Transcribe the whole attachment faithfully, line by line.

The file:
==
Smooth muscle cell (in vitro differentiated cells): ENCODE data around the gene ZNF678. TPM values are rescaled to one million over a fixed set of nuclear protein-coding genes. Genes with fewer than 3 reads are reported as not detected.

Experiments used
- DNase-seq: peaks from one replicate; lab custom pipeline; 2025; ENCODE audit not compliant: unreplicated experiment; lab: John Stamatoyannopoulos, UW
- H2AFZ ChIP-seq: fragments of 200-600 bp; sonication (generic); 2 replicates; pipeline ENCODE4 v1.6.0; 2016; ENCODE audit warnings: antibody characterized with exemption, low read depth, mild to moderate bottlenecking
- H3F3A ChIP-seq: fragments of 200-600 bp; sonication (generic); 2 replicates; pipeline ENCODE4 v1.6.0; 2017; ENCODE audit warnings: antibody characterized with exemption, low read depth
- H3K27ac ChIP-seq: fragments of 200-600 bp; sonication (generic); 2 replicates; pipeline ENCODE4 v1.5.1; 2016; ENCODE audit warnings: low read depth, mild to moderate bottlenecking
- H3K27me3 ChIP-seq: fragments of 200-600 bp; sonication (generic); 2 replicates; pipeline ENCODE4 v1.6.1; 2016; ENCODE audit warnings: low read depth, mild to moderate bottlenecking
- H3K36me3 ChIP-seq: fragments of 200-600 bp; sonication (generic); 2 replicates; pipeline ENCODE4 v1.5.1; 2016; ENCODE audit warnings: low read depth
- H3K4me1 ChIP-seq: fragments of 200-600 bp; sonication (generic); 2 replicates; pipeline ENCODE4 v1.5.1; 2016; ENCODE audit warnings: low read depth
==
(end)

Smooth muscle cell (in vitro differentiated cells): ENCODE data around the gene ZNF678. TPM values are rescaled to one million over a fixed set of nuclear protein-coding genes. Genes with fewer than 3 reads are reported as not detected.

Experiments used
- DNase-seq: peaks from one replicate; lab custom pipeline; 2025; ENCODE audit not compliant: unreplicated experiment; lab: John Stamatoyannopoulos, UW
- H2AFZ ChIP-seq: fragments of 200-600 bp; sonication (generic); 2 replicates; pipeline ENCODE4 v1.6.0; 2016; ENCODE audit warnings: antibody characterized with exemption, low read depth, mild to moderate bottlenecking
- H3F3A ChIP-seq: fragments of 200-600 bp; sonication (generic); 2 replicates; pipeline ENCODE4 v1.6.0; 2017; ENCODE audit warnings: antibody characterized with exemption, low read depth
- H3K27ac ChIP-seq: fragments of 200-600 bp; sonication (generic); 2 replicates; pipeline ENCODE4 v1.5.1; 2016; ENCODE audit warnings: low read depth, mild to moderate bottlenecking
- H3K27me3 ChIP-seq: fragments of 200-600 bp; sonication (generic); 2 replicates; pipeline ENCODE4 v1.6.1; 2016; ENCODE audit warnings: low read depth, mild to moderate bottlenecking
- H3K36me3 ChIP-seq: fragments of 200-600 bp; sonication (generic); 2 replicates; pipeline ENCODE4 v1.5.1; 2016; ENCODE audit warnings: low read depth
- H3K4me1 ChIP-seq: fragments of 200-600 bp; sonication (generic); 2 replicates; pipeline ENCODE4 v1.5.1; 2016; ENCODE audit warnings: low read depth